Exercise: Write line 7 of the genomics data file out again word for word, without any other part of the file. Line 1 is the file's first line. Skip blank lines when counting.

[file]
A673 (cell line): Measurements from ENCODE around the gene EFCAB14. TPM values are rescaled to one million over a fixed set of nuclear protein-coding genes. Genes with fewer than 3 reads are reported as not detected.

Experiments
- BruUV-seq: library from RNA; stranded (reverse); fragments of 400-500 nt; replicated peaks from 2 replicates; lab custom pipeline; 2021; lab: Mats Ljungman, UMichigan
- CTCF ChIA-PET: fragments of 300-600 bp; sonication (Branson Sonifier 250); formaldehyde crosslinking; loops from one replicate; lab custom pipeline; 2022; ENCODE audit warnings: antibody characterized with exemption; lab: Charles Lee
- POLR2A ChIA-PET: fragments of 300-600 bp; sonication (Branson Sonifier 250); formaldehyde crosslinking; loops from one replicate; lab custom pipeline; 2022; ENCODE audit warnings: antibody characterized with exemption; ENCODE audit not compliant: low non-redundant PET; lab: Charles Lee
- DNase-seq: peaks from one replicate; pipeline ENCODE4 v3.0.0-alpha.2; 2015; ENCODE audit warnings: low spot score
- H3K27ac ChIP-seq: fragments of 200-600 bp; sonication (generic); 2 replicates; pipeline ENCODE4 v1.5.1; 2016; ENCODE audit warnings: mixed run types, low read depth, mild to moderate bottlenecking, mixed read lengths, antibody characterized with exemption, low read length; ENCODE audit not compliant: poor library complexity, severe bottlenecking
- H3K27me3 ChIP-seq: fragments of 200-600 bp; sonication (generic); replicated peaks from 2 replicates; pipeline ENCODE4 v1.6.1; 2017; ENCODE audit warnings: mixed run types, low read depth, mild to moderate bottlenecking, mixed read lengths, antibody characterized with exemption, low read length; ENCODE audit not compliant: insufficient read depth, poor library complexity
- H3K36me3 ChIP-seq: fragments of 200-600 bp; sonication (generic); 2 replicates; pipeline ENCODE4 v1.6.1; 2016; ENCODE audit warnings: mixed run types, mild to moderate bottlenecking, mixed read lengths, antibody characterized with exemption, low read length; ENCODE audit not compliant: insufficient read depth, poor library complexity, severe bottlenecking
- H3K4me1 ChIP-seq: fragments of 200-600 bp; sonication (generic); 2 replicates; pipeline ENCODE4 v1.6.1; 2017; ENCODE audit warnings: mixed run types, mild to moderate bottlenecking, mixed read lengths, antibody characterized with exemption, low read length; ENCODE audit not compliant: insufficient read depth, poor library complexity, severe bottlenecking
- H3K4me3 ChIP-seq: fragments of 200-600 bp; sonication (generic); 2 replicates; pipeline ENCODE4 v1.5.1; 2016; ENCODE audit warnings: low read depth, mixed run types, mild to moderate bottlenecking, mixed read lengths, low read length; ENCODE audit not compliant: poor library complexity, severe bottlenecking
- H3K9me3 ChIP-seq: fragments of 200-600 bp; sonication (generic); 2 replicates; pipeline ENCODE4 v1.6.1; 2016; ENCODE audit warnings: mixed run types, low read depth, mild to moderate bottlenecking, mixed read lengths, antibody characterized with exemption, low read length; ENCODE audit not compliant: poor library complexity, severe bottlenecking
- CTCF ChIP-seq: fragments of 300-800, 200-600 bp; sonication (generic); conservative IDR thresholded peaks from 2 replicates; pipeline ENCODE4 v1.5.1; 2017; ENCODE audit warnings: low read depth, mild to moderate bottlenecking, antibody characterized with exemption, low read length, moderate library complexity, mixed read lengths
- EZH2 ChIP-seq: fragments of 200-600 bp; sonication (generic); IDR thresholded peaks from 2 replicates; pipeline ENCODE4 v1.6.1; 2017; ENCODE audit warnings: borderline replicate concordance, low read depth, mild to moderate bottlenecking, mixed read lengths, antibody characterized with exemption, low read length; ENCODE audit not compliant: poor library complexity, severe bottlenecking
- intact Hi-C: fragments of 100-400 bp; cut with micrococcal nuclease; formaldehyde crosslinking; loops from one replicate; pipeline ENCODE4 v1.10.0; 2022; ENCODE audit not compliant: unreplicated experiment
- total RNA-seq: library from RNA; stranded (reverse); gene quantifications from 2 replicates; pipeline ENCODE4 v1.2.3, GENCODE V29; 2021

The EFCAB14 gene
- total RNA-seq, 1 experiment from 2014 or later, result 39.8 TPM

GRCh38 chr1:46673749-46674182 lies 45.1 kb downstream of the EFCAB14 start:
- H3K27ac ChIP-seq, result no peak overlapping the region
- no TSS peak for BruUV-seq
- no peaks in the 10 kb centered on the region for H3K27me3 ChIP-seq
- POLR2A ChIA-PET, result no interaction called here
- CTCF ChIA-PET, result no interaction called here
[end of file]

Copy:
- H3K27ac ChIP-seq: fragments of 200-600 bp; sonication (generic); 2 replicates; pipeline ENCODE4 v1.5.1; 2016; ENCODE audit warnings: mixed run types, low read depth, mild to moderate bottlenecking, mixed read lengths, antibody characterized with exemption, low read length; ENCODE audit not compliant: poor library complexity, severe bottlenecking